Nellie"s Needles

Monday, March 24, 2014

"Smocking: Fabric Manipulation and Beyond" Exhibition

I'm recently back from a trip to California. One reason for it was to celebrate the opening of this exhibition at the Lacis Museum in Berkeley to which I had gifted most all of the smocked clothing and decorative items I had created.
 
There were two big receptions for this show. The first one on March 8th is described in Laci's newsletter as "a day LMLT will long remember.  With the coming of Sarah Douglas, Mimi Ahern and Nellie Durand, who hosted a delightful and lively interview with the many visitors, the future of smocking is secured, the techniques of fabric manipulation. an invitation to creativity, demonstrated by the works of these ladies some 35 years ago and by the works of today as submitted by the contributors to this exhibit."

The discussion session that included questions from the audience was my favorite part.



The exhibition is extensive. This is just a small portion ...
Go here to see a slide show of all the exhibited pieces. That is, all but the smocked dress worn by Anne Hathaway in Les Miserable. That garment is shown in a separate gallery and can be viewed with a museum person, because it is not allowed to be photographed. Otherwise, picture taking is welcome. I enjoyed meeting and talking to the many visitors at this reception as well as the Smocking Arts Guild of America events held during the next week.

I was thrilled for this opportunity to be with Sarah and Mimi after not seeing them since I "retired" from teaching and all SAGA activities well over twenty-two years ago. After the reception Sarah and I spent time at Mimi's home. She captured a photo of Sarah and me having a morning chat in her backyard. She's knitting and I'm working on a "crinkle quilt."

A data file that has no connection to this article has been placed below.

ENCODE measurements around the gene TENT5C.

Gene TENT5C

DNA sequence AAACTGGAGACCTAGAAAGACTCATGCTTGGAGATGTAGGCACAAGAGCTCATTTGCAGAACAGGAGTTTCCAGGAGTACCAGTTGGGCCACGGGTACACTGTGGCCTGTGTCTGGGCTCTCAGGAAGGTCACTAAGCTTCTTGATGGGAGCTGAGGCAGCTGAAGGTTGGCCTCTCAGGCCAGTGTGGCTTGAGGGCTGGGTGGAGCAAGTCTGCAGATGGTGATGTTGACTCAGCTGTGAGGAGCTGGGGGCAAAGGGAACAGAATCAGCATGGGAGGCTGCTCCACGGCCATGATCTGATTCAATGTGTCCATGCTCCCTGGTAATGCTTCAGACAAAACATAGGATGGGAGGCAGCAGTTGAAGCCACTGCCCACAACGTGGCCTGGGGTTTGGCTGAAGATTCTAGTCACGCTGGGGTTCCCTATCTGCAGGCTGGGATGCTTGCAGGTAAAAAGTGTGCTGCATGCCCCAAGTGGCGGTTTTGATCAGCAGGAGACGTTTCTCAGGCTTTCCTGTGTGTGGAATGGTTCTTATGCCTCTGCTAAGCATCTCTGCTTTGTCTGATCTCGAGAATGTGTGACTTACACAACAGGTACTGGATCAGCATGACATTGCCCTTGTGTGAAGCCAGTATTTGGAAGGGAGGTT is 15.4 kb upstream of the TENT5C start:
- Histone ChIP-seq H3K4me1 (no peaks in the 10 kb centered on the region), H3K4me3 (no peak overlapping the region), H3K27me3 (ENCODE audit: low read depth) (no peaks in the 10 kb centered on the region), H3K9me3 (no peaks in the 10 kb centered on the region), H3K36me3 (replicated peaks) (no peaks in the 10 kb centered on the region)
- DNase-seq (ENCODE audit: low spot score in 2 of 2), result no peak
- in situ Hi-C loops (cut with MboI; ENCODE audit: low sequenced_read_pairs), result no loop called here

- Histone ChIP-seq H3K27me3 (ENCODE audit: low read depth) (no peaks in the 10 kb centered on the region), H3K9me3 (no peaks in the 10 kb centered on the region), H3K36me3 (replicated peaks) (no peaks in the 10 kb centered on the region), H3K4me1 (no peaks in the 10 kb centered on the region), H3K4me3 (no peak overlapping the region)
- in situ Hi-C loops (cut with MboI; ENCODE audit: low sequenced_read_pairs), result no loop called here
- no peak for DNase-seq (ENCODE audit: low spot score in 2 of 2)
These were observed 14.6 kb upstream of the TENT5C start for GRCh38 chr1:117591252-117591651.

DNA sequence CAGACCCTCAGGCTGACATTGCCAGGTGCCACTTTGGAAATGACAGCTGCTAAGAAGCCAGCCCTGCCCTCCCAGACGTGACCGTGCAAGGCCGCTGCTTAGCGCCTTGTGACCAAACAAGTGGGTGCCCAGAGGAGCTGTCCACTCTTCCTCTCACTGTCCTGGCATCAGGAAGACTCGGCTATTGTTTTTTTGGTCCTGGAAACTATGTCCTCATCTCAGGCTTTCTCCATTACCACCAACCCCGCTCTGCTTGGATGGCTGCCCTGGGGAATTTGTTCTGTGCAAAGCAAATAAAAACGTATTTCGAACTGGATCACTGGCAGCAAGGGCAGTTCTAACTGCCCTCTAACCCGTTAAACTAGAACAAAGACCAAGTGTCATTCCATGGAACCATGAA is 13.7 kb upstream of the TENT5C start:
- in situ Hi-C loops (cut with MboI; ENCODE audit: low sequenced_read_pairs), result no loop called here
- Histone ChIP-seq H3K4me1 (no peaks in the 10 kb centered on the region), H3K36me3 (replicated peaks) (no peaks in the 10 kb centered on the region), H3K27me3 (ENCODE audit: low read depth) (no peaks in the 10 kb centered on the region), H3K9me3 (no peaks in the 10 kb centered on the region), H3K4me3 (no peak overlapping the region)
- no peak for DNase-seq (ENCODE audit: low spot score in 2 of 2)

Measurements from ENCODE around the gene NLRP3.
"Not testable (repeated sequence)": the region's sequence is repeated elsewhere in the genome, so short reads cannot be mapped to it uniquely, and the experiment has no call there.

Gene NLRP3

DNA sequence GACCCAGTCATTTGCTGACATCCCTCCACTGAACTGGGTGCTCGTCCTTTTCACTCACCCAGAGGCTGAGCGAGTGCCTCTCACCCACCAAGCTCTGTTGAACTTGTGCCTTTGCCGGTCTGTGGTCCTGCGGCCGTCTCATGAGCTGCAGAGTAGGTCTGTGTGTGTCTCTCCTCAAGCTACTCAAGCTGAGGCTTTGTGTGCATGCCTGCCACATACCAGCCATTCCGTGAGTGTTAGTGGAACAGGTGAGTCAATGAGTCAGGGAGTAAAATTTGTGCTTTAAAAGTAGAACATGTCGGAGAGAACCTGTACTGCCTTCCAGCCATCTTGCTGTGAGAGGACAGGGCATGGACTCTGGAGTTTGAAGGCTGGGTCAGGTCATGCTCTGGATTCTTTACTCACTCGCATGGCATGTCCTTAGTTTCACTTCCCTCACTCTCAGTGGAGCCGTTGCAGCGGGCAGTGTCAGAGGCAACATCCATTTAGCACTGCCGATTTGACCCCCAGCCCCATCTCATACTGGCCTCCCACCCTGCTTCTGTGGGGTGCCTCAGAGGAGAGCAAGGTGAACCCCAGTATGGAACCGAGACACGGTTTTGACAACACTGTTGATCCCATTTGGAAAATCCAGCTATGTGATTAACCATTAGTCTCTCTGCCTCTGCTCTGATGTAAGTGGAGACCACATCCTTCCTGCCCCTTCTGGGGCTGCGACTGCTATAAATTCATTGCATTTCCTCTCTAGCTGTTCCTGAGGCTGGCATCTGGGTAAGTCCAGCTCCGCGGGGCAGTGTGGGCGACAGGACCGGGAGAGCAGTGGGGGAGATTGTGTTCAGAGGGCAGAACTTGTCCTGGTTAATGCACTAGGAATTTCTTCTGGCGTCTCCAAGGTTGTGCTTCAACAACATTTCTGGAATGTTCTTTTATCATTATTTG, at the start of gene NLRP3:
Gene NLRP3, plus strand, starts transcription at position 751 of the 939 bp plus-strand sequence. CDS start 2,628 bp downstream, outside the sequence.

The other purpose of my trip was to visit our younger son's family. With them I saw a lot of the Bay area.
 
He, his wife and me above ... me with a grandson on a walk below. It wasn't difficult to take fairly long walks on top of those hills.

I was delighted to spend an afternoon watching my granddaughter play softball ... she's up to bat.

I got my feet in the ocean at the beach in Santa Cruz ..,
and had the opportunity to build a "faery house" with beach debris after a picnic lunch at another beach off Highway #1 on the drive to get there ...
It was a day trip that included my nephew from Nashville and his daughters who were visiting California on spring break. A few mornings later his girls and I built this faery house in the terrace garden of my son's house. Both structures are furnished with a table, bed, chair, and of course flowers in the one below. Wish I had taken photos before the roofs and doors were installed.


Speaking of terraced gardens, I was delighted to visit the awesome botanical gardens on the hillside above Berkeley ...


I had a wonderful time in California. If you plan to visit the Bay area, include a side trip to Lacis. This exhibition runs through October 4th and the shop sells every sort of needlework supply you could possibly imagine, which makes looking through the store very interesting. Here's a quote about the museum by the owner, Jules:
Our exhibits are designed to elicit,  capture and preserve memories. The task of the Museum is to not let us forget.

Jules Kliot, Director
and their location:
Lacis Museum of Lace and Textiles
2982 Adeline Street
Berkeley, CA  94703
and website: http://lacismuseum.org
   

Friday, February 28, 2014

Glass Flowers in My Gardens

At the beginning of the year I had promised to write about the glass project that kept me busy at the end of last summer. About 50 flowers were constructed from dishes and copper tubing. These are the ones I created to bring home to Tennessee ...
And here they are in our sculpture garden under the magnolia tree.

The idea and know-how came from my friend Helen who had given me a flower that she'd created at the end of the summer in 2012. I knew immediately that I had to learn how to make them ... specifically for the metal sculpture garden at our cottage in Michigan.
I've been enamored of glass mixed with metal sculptures since going to the Dale Chihuly glass installations at the Frederick Meijer Sculpture Gardens in Grand Rapids, Michigan in 2010. (To read about that exhibition and see photos go here.)

Here's a close-up of one "flower" head made of finds at thrift stores...
It's composed of a devils egg platter, a pressed crystal bowl and a tea lite candle holder ... with a drawer pull as the center.